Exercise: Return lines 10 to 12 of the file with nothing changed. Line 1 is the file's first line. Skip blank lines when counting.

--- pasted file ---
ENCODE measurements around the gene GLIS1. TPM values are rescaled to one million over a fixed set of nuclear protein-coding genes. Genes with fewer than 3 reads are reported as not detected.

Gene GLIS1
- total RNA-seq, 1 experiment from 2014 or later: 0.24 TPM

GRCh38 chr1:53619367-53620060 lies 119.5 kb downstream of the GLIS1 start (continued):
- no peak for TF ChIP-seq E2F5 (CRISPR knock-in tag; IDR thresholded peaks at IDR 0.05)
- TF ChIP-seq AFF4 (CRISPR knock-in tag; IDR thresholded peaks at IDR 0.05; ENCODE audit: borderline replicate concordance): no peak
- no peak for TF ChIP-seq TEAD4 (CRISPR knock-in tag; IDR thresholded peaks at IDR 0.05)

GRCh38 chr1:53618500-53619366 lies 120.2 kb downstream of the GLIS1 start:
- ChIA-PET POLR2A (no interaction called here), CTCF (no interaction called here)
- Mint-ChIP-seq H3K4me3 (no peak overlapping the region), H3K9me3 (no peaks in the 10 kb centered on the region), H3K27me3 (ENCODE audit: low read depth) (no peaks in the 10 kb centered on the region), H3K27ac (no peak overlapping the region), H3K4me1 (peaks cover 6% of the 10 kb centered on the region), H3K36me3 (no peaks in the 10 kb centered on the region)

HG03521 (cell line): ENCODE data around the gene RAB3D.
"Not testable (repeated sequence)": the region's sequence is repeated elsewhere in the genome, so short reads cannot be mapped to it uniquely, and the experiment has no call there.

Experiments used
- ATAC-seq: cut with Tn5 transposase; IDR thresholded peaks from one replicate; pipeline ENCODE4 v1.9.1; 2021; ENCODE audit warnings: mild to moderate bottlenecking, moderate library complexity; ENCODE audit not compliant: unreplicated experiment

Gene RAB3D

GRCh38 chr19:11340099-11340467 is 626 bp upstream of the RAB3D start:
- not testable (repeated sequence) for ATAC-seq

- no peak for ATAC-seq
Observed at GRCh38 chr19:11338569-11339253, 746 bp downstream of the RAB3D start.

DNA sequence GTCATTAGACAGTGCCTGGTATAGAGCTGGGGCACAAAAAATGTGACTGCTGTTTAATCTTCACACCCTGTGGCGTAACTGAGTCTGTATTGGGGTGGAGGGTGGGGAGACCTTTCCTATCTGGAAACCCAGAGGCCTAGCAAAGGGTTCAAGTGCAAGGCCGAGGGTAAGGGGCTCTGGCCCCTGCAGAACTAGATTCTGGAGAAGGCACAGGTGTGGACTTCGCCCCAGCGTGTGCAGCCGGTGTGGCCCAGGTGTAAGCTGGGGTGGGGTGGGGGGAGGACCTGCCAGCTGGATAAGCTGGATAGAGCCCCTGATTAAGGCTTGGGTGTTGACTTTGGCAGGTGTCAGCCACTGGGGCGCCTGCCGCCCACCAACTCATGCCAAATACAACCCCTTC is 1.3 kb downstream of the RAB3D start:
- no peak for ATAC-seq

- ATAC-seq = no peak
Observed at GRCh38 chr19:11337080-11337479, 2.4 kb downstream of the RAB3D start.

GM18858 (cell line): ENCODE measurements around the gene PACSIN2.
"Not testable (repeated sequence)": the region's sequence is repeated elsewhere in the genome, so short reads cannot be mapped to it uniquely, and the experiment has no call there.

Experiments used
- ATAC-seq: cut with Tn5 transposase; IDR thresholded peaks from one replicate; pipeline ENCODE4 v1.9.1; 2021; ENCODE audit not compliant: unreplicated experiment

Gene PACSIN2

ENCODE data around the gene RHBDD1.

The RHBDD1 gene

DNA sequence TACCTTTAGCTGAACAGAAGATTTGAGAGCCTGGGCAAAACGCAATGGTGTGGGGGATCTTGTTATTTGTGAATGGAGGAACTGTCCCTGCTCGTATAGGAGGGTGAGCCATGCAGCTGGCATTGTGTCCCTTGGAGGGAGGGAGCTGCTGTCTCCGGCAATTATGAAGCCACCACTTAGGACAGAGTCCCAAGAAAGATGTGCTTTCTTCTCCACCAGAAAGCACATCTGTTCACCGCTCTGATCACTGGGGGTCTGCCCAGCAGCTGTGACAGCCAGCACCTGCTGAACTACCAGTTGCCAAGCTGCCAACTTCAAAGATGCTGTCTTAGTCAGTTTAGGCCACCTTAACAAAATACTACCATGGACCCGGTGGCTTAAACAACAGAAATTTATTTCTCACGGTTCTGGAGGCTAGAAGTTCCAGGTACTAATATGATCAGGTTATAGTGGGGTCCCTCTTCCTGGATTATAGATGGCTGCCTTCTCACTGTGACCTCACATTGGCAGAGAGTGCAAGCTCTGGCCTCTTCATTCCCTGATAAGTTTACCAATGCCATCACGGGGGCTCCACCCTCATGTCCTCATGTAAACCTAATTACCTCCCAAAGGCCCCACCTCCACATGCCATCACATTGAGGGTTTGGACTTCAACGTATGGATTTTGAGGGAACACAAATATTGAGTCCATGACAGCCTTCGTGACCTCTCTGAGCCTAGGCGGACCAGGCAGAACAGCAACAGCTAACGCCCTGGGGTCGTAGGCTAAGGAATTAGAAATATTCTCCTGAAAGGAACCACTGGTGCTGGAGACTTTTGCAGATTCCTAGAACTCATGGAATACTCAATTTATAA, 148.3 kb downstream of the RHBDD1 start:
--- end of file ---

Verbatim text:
- Mint-ChIP-seq H3K4me3 (no peak overlapping the region), H3K9me3 (no peaks in the 10 kb centered on the region), H3K27me3 (ENCODE audit: low read depth) (no peaks in the 10 kb centered on the region), H3K27ac (no peak overlapping the region), H3K4me1 (peaks cover 6% of the 10 kb centered on the region), H3K36me3 (no peaks in the 10 kb centered on the region)

HG03521 (cell line): ENCODE data around the gene RAB3D.
"Not testable (repeated sequence)": the region's sequence is repeated elsewhere in the genome, so short reads cannot be mapped to it uniquely, and the experiment has no call there.